The Evolution & Medicine Review

One form of eczema, atopic dermatitis, results in very unpleasant itchy, red, scaly rashes often over large parts of the body. Blistering can occur and splitting of the skin, which can exude and leaves the skin open to infection. The genetic cause of eczema has just been used to test a central idea in evolutionary medicine to explain the continued existence at high frequency of deleterious alleles in human populations – antagonistic pleiotropy.

At the heart of much atopic dermatitis are loss of function variants of the filaggrin gene. The filaggrin peptides that normal versions of this gene produce are vital for the formation of the skin barrier which helps to prevent water loss and shields the skin against pathogens and allergens. Meanwhile, some of the amino-acids broken down from these peptides have been shown to be protective of UV radiation and contribute to natural skin moisturisation.

There are a remarkable number of these loss of function variants such that eczema has probably been a high frequency irritant of humans throughout our history. Given the unpleasant fitness-reducing effects of eczema one might expect that purifying selection would have worked to eradicate these variants or at least reduce their frequency over time. But it appears that this has not happened. A group of US-based researchers including Omar Gokcumen and Muthukrishnan Eaaswarkhanth, at SUNY Buffalo, and the world expert on skin evolution, Nina Jablonski, from Penn State, have used this genetic susceptibility to eczema as a test of one of the common assumptions in evolutionary medicine, that otherwise perplexing endurance of disease-susceptibility alleles can be explained by antagonistic pleiotropy – the phenomenon by which deleterious effects of a gene are compensated for, perhaps at different times in an individual’s life history, by positive effects that improve fitness and reproductive success.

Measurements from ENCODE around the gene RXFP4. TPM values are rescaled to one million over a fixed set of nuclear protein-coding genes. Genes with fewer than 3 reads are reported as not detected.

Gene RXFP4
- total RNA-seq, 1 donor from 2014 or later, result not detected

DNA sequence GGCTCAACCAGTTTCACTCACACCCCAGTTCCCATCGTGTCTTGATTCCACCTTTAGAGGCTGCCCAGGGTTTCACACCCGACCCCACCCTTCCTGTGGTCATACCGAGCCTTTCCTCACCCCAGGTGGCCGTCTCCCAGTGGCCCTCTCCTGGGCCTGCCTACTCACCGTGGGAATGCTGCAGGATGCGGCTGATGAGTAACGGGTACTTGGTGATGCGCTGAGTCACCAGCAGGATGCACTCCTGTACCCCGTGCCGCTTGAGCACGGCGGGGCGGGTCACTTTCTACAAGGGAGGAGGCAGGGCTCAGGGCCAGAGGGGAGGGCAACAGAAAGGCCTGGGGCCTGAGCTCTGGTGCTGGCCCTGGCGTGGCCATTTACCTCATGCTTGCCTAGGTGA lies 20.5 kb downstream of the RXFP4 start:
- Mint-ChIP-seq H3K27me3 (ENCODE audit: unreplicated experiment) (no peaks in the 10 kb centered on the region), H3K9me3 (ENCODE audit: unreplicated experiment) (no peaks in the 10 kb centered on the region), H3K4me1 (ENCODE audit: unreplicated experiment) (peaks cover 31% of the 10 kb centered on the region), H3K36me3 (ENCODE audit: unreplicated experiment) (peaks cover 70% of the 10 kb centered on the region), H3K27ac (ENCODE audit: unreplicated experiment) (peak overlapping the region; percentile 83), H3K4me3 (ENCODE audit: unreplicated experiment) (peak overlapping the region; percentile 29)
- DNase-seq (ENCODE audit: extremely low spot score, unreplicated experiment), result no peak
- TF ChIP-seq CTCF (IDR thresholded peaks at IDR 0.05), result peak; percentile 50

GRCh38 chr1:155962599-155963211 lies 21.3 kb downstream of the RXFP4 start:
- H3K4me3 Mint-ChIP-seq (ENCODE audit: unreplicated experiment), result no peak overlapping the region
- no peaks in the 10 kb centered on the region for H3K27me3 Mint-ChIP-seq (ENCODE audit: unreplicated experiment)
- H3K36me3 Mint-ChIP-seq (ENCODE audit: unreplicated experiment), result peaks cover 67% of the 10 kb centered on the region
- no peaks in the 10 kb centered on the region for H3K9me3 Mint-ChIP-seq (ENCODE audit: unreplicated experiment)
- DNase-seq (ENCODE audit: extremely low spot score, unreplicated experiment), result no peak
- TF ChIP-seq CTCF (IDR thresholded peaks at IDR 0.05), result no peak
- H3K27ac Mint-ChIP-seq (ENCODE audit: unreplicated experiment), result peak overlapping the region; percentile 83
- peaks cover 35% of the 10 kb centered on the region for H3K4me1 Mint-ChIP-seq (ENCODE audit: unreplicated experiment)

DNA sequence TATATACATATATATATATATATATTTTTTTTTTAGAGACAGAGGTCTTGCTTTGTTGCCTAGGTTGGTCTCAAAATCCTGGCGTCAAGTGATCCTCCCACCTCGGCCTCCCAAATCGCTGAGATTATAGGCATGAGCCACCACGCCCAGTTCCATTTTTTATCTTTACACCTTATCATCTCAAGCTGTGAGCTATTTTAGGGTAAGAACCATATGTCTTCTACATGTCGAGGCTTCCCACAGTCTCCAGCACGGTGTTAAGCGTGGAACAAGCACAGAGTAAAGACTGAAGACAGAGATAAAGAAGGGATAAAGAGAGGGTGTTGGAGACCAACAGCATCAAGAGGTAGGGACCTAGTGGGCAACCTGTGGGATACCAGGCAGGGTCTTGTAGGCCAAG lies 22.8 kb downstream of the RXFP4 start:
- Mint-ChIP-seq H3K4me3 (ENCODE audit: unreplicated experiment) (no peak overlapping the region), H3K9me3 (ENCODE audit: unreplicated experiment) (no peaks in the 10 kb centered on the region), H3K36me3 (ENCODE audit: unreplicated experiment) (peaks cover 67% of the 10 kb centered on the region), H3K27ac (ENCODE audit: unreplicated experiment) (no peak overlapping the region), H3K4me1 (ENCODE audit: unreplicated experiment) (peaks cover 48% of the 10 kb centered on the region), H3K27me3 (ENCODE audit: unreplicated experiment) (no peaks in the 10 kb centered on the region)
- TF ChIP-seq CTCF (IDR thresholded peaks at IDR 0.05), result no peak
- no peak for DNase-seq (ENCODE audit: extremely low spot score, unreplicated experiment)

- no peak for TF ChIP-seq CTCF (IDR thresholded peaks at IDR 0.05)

Indeed, the team road-tested just such an assertion. Thyssen et al, in 2014, they say, put forward a hypothesis that claimed that loss of function of the filaggrin gene is adaptive in environments with low ultraviolet light. To support their assertion they tracked loss of function mutations across the world by latitude and found their frequency increased the higher north or south you went. Ergo, in high latitudes, to increase vitamin D production, the skin barrier to UV was systematically dismantled even though these variants exposed their owners to eczema. However, Eaaswarkhanth et al suspected there might be ascertainment bias in the way Thyssen had sampled these variants and they replicated their results, controlling for ascertainment bias, using a recently available 1000 Genomes Phase 3 dataset which involved resequencing data from 2,504 samples across 26 populations. This allowed global discovery of both common (>5%) and intermediate (>1%) allele frequency variants, without ascertainment bias, across multiple populations and in the process the association between variant frequency and latitude was lost. Case disproved. So, what, after all, does explain the endurance at high frequency of these deleterious alleles?

Finding no examples of filaggrin gene variants to which they could reliably pin evidence for positive selection they searched databases for haplogroups (human groups that share chunks of the genome, called haplotypes, that contain a number of alleles so closely linked together that they survive the cut-and-paste of chromosomal reassortment that occurs during sexual reproduction and therefore tend to be inherited together) containing selected filaggrin variants and discovered a Chinese group where a selective sweep in their history had greatly increased the frequency of the hornerin gene (HRNR) which lies just downstream from filaggrin. The hornerin protein is found all over the body and is implicated in inflammatory and immune responses, but most interestingly, is found in healthy skin which is regenerating after injury.

Eaaswarkhanth et al come to the conclusion that filaggrin remains at high frequency because it has been able, by virtue of its physical proximity, to hitchhike with the hornerin gene that was strongly favoured by natural selection. One of the main questions that evolutionary medicine tries to supply an answer to, they say, referencing Stephen Stearns, is why some common gene variants that confer disease susceptibility remain in the population when we would expect that they should be eliminated by purifying (negative) selection. In situations where it cannot be shown that this effect has simply been obscured by genetic drift it is a common trope of evolutionary medicine to look for and invoke antagonistic pleiotropy. But perhaps, a lot of the time, as in the case of the filaggrin gene, where no persuasive compensatory effects of loss of function variants can be demonstrated, it may just be that these deleterious genes are hanging onto the coat-tails of nearby genes that have been selected for because they undeniably confer important fitness-enhancing properties.